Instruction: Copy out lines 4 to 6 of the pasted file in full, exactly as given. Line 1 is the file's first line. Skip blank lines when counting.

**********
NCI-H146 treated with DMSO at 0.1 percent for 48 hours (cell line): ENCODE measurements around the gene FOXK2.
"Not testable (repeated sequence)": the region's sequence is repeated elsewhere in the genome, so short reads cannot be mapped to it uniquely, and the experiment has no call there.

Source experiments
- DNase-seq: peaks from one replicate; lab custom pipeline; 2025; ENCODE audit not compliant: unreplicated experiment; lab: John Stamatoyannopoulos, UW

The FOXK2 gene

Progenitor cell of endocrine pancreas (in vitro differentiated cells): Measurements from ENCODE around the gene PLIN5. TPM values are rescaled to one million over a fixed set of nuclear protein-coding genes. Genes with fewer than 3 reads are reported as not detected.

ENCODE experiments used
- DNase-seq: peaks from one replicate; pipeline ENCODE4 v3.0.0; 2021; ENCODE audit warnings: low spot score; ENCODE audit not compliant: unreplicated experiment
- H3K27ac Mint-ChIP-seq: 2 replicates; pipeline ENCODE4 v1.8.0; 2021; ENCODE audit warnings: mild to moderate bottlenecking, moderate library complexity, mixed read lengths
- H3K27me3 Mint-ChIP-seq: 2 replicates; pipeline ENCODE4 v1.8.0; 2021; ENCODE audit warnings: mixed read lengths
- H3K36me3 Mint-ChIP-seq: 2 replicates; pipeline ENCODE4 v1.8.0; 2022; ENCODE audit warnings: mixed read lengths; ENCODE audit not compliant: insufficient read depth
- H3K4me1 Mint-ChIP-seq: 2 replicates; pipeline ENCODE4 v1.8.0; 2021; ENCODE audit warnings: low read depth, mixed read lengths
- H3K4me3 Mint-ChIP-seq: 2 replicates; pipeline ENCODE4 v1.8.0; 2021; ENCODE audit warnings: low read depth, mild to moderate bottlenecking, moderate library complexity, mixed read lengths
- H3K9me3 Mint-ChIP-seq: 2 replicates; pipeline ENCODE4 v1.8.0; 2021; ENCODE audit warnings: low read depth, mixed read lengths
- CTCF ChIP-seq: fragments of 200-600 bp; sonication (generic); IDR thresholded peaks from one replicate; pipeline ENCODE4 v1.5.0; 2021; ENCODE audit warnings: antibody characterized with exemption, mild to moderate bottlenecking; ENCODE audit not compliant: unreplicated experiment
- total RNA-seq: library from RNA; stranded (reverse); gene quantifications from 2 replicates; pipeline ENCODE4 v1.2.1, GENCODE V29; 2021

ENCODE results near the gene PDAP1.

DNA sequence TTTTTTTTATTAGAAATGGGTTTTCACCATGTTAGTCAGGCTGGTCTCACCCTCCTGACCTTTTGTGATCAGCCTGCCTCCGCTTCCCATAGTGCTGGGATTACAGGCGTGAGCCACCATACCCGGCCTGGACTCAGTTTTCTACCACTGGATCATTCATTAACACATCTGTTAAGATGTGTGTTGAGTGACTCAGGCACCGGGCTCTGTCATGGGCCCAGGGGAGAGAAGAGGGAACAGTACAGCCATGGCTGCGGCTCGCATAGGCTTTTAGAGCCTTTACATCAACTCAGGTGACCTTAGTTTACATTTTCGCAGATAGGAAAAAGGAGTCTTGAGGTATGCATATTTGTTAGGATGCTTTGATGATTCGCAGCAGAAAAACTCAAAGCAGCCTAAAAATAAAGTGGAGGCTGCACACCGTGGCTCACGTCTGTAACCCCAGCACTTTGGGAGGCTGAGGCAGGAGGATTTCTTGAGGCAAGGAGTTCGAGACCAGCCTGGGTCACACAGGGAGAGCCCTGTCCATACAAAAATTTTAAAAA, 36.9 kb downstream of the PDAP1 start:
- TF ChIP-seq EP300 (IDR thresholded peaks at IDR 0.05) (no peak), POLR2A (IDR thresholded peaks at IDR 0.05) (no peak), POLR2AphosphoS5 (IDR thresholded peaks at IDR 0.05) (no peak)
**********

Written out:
- DNase-seq: peaks from one replicate; lab custom pipeline; 2025; ENCODE audit not compliant: unreplicated experiment; lab: John Stamatoyannopoulos, UW

The FOXK2 gene

Progenitor cell of endocrine pancreas (in vitro differentiated cells): Measurements from ENCODE around the gene PLIN5. TPM values are rescaled to one million over a fixed set of nuclear protein-coding genes. Genes with fewer than 3 reads are reported as not detected.